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Patterns of Injury, Outcomes, and Predictors of In-Hospital and 1-Year Mortality in Nonagenarian and Centenarian Trauma Patients

John O. Hwabejire, MD, MPH1,2; Haytham M. A. Kaafarani, MD, MPH1,2; Jarone Lee, MD, MPH1,2; Daniel D. Yeh, MD1,2; Peter Fagenholz, MD1,2; David R. King, MD1,2; Marc A. de Moya, MD1,2; George C. Velmahos, MD, PhD1,2
[+] Author Affiliations
1Division of Trauma, Emergency Surgery and Surgical Critical Care, Massachusetts General Hospital, Boston
2Harvard Medical School, Boston, Massachusetts
JAMA Surg. 2014;149(10):1054-1059. doi:10.1001/jamasurg.2014.473.
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Importance  With the dramatic growth in the very old population and their concomitant heightened exposure to traumatic injury, the trauma burden among this patient population is estimated to be exponentially increasing.

Objective  To determine the clinical outcomes and predictors of in-hospital and 1-year mortality in nonagenarian and centenarian trauma patients (NCTPs).

Design, Setting, and Participants  All patients 90 years or older admitted to a level 1 academic trauma center between January 1, 2006, and December 31, 2010, with a primary diagnosis of trauma were included. Standard trauma registry data variables were supplemented by systematic medical record review. Cumulative mortality rates at 1, 3, 6, and 12 months after discharge were investigated using the Social Security Death Index. Univariate and multivariable analyses were performed to identify the predictors of in-hospital and 1-year postdischarge cumulative mortalities.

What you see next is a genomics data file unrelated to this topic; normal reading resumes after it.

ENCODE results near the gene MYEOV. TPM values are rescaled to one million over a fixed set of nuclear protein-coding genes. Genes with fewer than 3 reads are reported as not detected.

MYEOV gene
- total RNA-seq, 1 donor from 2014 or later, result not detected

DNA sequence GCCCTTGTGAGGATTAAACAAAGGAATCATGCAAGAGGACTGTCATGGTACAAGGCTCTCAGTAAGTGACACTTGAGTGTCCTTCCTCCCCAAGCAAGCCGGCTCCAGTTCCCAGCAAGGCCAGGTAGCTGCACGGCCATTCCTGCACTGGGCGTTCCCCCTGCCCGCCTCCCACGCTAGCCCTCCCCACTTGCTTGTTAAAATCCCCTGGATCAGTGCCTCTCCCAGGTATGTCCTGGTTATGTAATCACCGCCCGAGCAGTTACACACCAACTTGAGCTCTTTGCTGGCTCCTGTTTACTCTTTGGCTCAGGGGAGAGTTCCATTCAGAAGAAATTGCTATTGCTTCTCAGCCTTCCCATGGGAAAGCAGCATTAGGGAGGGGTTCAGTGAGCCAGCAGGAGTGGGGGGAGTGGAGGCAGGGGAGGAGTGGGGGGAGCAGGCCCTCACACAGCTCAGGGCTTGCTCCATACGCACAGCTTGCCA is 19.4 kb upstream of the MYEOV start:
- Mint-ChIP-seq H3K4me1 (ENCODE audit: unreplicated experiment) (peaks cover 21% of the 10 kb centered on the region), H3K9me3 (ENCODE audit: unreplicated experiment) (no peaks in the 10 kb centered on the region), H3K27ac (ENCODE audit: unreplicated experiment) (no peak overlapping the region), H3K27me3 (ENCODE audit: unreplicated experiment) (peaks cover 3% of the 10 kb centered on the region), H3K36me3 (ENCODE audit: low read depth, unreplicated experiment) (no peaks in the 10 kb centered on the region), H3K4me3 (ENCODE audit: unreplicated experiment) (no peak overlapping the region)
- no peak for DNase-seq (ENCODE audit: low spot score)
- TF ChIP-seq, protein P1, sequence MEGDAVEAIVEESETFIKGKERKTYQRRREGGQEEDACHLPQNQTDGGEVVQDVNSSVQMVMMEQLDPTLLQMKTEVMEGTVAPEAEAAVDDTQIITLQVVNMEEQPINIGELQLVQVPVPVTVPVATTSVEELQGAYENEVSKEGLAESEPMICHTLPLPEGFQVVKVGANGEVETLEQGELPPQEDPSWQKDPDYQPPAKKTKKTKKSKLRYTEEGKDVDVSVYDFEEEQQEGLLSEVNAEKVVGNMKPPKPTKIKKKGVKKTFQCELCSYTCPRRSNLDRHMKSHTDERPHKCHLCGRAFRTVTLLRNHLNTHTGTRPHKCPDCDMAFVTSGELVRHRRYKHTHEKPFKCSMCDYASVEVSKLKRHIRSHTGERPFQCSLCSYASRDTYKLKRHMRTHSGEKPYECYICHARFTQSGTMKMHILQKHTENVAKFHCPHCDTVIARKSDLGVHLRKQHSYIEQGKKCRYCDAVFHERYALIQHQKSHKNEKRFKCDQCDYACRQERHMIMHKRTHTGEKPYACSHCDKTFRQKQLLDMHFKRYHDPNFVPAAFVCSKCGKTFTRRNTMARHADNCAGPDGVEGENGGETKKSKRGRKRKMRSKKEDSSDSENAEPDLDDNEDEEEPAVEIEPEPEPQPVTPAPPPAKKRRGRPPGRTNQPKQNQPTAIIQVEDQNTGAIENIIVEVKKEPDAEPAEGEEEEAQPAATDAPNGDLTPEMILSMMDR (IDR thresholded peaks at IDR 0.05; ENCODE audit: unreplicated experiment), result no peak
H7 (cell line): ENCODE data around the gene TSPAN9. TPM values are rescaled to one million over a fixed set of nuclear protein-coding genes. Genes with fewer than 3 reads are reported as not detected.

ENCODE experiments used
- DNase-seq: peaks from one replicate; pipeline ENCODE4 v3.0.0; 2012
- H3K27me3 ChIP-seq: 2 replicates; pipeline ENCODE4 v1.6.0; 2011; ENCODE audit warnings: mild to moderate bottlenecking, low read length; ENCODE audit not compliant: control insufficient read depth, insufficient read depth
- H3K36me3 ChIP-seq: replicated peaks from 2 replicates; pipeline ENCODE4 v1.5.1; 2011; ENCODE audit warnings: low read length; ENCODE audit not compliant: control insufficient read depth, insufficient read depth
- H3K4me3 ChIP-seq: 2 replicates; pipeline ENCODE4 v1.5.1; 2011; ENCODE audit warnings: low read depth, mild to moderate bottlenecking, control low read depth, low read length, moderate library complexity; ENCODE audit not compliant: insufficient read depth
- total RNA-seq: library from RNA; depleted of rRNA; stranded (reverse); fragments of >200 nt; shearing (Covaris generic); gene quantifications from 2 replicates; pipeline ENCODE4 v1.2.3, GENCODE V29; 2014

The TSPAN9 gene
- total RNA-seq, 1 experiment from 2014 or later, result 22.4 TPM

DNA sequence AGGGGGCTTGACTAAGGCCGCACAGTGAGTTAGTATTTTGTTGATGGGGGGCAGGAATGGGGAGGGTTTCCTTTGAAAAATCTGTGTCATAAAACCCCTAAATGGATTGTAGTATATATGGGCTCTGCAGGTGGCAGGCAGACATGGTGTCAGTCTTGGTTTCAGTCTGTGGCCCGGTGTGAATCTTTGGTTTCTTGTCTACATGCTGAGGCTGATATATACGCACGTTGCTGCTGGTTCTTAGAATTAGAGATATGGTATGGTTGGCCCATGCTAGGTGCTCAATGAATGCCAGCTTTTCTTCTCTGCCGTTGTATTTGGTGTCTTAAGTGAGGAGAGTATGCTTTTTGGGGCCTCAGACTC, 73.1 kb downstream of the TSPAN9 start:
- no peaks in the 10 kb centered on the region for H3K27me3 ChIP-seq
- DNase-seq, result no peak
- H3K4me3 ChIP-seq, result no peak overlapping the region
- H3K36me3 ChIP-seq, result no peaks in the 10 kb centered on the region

Main Outcomes and Measures  Length of hospital stay, in-hospital mortality, and cumulative mortalities at 1, 3, 6, and 12 months after discharge.

Results  Four hundred seventy-four NCTPs were included; 71.7% were female, and a fall was the predominant mechanism of injury (96.4%). The mean patient age was 93 years, the mean Injury Severity Score was 12, and the mean number of comorbidities per patient was 4.4. The in-hospital mortality was 9.5% but cumulatively escalated at 1, 3, 6, and 12 months after discharge to 18.5%, 26.4%, 31.3%, and 40.5%, respectively. Independent predictors of in-hospital mortality were the Injury Severity Score (odds ratio [OR], 1.09; 95% CI, 1.02-1.16; P = .01), mechanical ventilation (OR, 6.23; 95% CI, 1.42-27.27; P = .02), and cervical spine injury (OR, 4.37; 95% CI, 1.41-13.50; P = .01). Independent predictors of cumulative 1-year mortality were head injury (OR, 2.65; 95% CI, 1.24-5.67; P = .03) and length of hospital stay (OR, 1.06; 95% CI, 1.02-1.11; P = .005). Cumulative 1-year mortality in NCTPs with a head injury was 51.1% and increased to 73.2% if the Injury Severity Score was 25 or higher and to 78.7% if mechanical ventilation was required. Most NCTPs required rehabilitation; only 8.9% were discharged to home.

Conclusions and Relevance  Despite low in-hospital mortality, the cumulative mortality rate among NCTPs at 1 year after discharge is significant, particularly in the presence of head injury, spine injury, mechanical ventilation, high injury severity, or prolonged length of hospital stay. These considerations can help guide clinical decisions and family discussions.

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Cumulative Mortality Rates

The in-hospital mortality was 9.5%. Cumulative mortality rates at 1, 3, 6, and 12 months after discharge were 18.5%, 26.4%, 31.3%, and 40.5%, respectively.

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